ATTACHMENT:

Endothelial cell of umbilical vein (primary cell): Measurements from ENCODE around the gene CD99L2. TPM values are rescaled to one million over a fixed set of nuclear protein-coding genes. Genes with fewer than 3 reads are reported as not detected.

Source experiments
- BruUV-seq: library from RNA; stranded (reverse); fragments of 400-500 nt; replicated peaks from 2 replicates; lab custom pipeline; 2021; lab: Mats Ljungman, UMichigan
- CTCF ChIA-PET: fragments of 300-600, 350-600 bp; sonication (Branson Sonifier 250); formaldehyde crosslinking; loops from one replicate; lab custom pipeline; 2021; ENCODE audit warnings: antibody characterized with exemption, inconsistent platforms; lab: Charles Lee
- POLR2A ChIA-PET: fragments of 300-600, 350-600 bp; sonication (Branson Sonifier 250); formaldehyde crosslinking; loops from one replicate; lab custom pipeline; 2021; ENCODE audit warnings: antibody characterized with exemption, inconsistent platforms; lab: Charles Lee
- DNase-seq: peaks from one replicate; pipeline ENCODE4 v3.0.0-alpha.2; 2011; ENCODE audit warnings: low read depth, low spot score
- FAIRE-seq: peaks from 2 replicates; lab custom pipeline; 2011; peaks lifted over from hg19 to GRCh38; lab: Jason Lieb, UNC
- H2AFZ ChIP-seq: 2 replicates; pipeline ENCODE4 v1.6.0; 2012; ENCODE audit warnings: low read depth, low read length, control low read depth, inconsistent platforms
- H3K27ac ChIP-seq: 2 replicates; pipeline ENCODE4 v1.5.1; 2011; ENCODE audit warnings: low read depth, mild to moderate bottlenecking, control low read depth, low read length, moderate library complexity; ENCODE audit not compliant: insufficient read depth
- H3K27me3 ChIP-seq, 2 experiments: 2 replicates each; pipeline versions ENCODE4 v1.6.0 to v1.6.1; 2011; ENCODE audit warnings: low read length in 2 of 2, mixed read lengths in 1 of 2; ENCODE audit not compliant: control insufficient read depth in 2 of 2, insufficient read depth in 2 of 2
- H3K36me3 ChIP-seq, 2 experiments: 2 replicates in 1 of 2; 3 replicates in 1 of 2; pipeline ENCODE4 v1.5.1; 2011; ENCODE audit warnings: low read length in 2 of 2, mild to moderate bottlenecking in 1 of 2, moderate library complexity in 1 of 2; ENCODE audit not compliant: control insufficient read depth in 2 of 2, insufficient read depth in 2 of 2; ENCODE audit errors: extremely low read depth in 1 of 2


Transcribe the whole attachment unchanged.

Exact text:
Endothelial cell of umbilical vein (primary cell): Measurements from ENCODE around the gene CD99L2. TPM values are rescaled to one million over a fixed set of nuclear protein-coding genes. Genes with fewer than 3 reads are reported as not detected.

Source experiments
- BruUV-seq: library from RNA; stranded (reverse); fragments of 400-500 nt; replicated peaks from 2 replicates; lab custom pipeline; 2021; lab: Mats Ljungman, UMichigan
- CTCF ChIA-PET: fragments of 300-600, 350-600 bp; sonication (Branson Sonifier 250); formaldehyde crosslinking; loops from one replicate; lab custom pipeline; 2021; ENCODE audit warnings: antibody characterized with exemption, inconsistent platforms; lab: Charles Lee
- POLR2A ChIA-PET: fragments of 300-600, 350-600 bp; sonication (Branson Sonifier 250); formaldehyde crosslinking; loops from one replicate; lab custom pipeline; 2021; ENCODE audit warnings: antibody characterized with exemption, inconsistent platforms; lab: Charles Lee
- DNase-seq: peaks from one replicate; pipeline ENCODE4 v3.0.0-alpha.2; 2011; ENCODE audit warnings: low read depth, low spot score
- FAIRE-seq: peaks from 2 replicates; lab custom pipeline; 2011; peaks lifted over from hg19 to GRCh38; lab: Jason Lieb, UNC
- H2AFZ ChIP-seq: 2 replicates; pipeline ENCODE4 v1.6.0; 2012; ENCODE audit warnings: low read depth, low read length, control low read depth, inconsistent platforms
- H3K27ac ChIP-seq: 2 replicates; pipeline ENCODE4 v1.5.1; 2011; ENCODE audit warnings: low read depth, mild to moderate bottlenecking, control low read depth, low read length, moderate library complexity; ENCODE audit not compliant: insufficient read depth
- H3K27me3 ChIP-seq, 2 experiments: 2 replicates each; pipeline versions ENCODE4 v1.6.0 to v1.6.1; 2011; ENCODE audit warnings: low read length in 2 of 2, mixed read lengths in 1 of 2; ENCODE audit not compliant: control insufficient read depth in 2 of 2, insufficient read depth in 2 of 2
- H3K36me3 ChIP-seq, 2 experiments: 2 replicates in 1 of 2; 3 replicates in 1 of 2; pipeline ENCODE4 v1.5.1; 2011; ENCODE audit warnings: low read length in 2 of 2, mild to moderate bottlenecking in 1 of 2, moderate library complexity in 1 of 2; ENCODE audit not compliant: control insufficient read depth in 2 of 2, insufficient read depth in 2 of 2; ENCODE audit errors: extremely low read depth in 1 of 2